Kenoshi and his colleagues looked at each other. They activated other measuring devices and moved closer to Jane, still careful to keep a good distance away from her.
Jane got down off the bed and walked in front of the techs, who retreated hurriedly. But Kenoshi moved away slowly. He had assimilated the lesson that Jane did not like sudden movements.
Jane ignored them all. She moved behind the computer and continued to probe it.
The technicians kept watching their machines and adjusted dials from time to time. Suddenly, one of the techs exclaimed, “Sound frequencies; broad spectrum!”
The others leaned over. “Yes, it’s very clear.” They looked at the computer and then at Jane. “It’s almost continuous; short, high-frequency impulses.”
Kenoshi stood up and put his hands in his pockets. A satisfied smile spread over his face. They had solved the mystery of Jane’s “sixth sense.” He declared, “The Dohani are really clever.”
I began to lose patience. “Well, okay already. What have you found?”
Kenoshi looked at me. “Sonar. She emits sonic impulses at various frequencies. Some waves bounce off objects; others go through them. It’s like a sonogram. Not only can she see through walls, she can see what’s inside them.”
I looked at him in bewilderment. “Sonar, like a submarine’s?”
“More like a bat’s,” said the technician who was holding the sonic measuring device. “A bat emits ultrasonic chirps that enable it to catch insects on the wing in total darkness.”
Jane stopped using her sonar; she had examined the computer from all angles. She straightened up and stepped sharply toward the technicians. They pulled back in surprise. She growled again, frighteningly, and took another step forward. Her red eyes were shooting lightning bolts.
The techs fled to the other side of the room and she took two more steps and growled again even louder. I called to her to try to calm her down, but she turned around and quickly came back to me, looking only at my face. The incident was over.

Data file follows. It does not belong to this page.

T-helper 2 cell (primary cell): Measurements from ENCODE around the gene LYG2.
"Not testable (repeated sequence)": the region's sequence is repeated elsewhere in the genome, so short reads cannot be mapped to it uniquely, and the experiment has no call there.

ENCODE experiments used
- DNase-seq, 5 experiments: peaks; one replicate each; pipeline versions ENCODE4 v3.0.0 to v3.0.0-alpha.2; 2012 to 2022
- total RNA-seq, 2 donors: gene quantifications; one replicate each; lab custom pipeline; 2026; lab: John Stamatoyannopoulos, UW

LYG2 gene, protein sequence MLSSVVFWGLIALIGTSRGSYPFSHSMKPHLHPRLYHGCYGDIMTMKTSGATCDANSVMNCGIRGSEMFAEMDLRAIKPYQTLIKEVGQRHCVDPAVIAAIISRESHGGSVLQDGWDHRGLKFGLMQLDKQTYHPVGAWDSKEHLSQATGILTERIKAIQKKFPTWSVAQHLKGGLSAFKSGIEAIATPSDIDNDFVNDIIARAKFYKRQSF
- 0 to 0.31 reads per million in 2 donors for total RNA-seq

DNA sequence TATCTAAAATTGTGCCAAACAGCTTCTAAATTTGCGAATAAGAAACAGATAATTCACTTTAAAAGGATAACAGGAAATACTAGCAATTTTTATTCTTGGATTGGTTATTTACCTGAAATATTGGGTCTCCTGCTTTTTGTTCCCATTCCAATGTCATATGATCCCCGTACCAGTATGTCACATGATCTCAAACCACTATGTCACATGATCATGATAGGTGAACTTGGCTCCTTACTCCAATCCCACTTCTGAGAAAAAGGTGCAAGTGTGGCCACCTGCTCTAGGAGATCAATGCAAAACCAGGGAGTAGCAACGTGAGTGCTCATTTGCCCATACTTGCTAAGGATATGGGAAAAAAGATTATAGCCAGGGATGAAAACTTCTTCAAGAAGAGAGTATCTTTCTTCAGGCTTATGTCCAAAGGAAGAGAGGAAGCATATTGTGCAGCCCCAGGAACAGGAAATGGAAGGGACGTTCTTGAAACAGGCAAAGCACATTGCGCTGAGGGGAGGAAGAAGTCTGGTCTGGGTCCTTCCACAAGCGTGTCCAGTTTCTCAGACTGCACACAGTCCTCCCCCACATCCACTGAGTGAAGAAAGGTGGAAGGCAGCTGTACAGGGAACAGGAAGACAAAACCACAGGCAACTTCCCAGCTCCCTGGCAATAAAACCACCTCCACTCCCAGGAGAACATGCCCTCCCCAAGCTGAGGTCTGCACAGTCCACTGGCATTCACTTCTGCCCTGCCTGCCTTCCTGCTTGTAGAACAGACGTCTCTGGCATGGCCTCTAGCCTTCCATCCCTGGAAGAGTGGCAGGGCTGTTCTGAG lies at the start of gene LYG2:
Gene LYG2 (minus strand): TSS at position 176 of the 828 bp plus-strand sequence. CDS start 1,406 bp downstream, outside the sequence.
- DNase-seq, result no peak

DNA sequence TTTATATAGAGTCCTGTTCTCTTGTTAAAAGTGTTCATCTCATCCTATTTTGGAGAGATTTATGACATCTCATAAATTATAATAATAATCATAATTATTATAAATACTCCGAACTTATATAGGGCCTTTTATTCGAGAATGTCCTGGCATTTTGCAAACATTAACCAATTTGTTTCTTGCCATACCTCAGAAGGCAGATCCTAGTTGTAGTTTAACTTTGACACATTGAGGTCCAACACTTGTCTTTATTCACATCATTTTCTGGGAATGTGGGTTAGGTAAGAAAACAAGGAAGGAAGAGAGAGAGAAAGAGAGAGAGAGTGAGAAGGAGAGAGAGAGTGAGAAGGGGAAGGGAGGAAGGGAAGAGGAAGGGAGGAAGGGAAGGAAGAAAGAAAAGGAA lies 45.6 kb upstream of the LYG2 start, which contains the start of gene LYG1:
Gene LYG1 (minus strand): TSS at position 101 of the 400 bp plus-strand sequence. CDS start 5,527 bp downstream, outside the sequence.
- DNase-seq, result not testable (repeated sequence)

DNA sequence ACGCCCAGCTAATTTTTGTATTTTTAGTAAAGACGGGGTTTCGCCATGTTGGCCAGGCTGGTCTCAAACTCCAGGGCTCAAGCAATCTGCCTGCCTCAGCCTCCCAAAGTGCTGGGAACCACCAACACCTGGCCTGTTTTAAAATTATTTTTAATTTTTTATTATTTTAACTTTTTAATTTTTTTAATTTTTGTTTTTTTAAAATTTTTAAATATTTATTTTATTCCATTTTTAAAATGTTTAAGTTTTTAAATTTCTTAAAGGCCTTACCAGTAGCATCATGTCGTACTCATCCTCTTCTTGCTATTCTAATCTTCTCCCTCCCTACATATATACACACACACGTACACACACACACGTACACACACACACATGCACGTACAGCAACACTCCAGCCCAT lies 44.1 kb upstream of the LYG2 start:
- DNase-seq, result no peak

Charts burst into the infirmary. “Any problems?” he asked.
I told him what had just happened. He frowned. To my great surprise he pointed a finger at Jane — who was still four or five meters away — and scolded her: “You have no excuse to frighten your friends. Boy, you sure can be rude, even for a Dohani.”
Jane looked at him in confusion for a second or two. But she did not go into combat mode. She was beginning to act civilized...
Charts decided to remain, just in case. He crossed his arms and leaned against a wall.
Eliza had a thought: “Apparently she’s mad at you for bringing her an armored computer.”
One of the technicians brightened up: “But of course! The armor plate prevents any signal from reaching the microprocessor!”
I sighed. All this for nothing. All they had to do now was take back the computer. The station commander would be delighted to retrieve his equipment intact.
But the technician continued: “No problem. We just have to take off the shield to the maintenance port. That will remove the first layer of armor plating. And then we take off the secondary plating, on one of the processors. Or all of them, I don’t know.”
As it turned out, they did not have the necessary tools. In fact, the screwdrivers and other wrenches were restricted, and Kenoshi had to call his friends in high places and ask for access to the machine.
But this time it did not work. It was made clear to us that it was absolutely out of the question to dismantle a control computer of a human warship in a Dohani’s presence, even if she were half-human.
I was sure they were wrong and that we had nothing to fear from Jane, but I did understand their point of view. If our computer secrets fell into the wrong hands, the enemy would have an advantage.
Moreover, Jane’s ability to interface with with any computer was worrisome. If, as seemed likely, all Dohanis had Jane’s abilities, we really had to protect our machines. Meanwhile, though, Jane had just shown that current protection was sufficient, because she had not been able to get past it.
The techs went away, taking the big computer with them.